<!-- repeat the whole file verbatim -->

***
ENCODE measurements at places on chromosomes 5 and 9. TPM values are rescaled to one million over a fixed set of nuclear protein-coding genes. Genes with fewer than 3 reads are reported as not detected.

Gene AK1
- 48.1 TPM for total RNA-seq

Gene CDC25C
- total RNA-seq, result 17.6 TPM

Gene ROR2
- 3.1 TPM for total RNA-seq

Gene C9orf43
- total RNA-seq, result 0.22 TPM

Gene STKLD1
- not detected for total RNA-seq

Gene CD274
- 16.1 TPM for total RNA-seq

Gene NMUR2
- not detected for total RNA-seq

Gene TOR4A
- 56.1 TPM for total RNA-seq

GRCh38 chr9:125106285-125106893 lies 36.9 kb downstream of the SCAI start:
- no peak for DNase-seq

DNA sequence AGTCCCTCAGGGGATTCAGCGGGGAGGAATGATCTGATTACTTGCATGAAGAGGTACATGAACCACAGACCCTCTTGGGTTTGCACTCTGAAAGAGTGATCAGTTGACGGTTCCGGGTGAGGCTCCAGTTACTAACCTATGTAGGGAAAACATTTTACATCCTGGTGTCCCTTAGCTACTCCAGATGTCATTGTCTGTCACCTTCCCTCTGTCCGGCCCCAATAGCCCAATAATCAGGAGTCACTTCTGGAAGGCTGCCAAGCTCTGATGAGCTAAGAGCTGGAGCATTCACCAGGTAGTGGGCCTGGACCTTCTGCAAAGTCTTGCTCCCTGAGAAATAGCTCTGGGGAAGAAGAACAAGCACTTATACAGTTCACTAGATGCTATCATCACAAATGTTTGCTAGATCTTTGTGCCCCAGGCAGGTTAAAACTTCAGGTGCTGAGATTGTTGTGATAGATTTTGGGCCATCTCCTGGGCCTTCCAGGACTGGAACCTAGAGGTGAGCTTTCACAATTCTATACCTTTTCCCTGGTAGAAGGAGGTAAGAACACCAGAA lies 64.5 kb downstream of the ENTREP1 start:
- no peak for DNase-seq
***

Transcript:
ENCODE measurements at places on chromosomes 5 and 9. TPM values are rescaled to one million over a fixed set of nuclear protein-coding genes. Genes with fewer than 3 reads are reported as not detected.

Gene AK1
- 48.1 TPM for total RNA-seq

Gene CDC25C
- total RNA-seq, result 17.6 TPM

Gene ROR2
- 3.1 TPM for total RNA-seq

Gene C9orf43
- total RNA-seq, result 0.22 TPM

Gene STKLD1
- not detected for total RNA-seq

Gene CD274
- 16.1 TPM for total RNA-seq

Gene NMUR2
- not detected for total RNA-seq

Gene TOR4A
- 56.1 TPM for total RNA-seq

GRCh38 chr9:125106285-125106893 lies 36.9 kb downstream of the SCAI start:
- no peak for DNase-seq

DNA sequence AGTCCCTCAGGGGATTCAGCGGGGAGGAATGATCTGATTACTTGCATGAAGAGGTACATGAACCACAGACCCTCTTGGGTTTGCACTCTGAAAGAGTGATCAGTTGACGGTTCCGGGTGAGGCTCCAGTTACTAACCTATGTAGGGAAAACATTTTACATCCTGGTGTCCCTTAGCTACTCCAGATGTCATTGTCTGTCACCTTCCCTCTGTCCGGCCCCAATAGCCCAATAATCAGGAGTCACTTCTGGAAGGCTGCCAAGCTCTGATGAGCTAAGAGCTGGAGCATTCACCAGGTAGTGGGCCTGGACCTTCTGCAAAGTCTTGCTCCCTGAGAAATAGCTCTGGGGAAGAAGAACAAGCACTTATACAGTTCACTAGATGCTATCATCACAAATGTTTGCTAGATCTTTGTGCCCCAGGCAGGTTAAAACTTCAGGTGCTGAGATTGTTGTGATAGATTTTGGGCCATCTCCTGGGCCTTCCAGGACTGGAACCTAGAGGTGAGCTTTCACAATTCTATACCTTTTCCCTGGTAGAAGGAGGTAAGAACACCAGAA lies 64.5 kb downstream of the ENTREP1 start:
- no peak for DNase-seq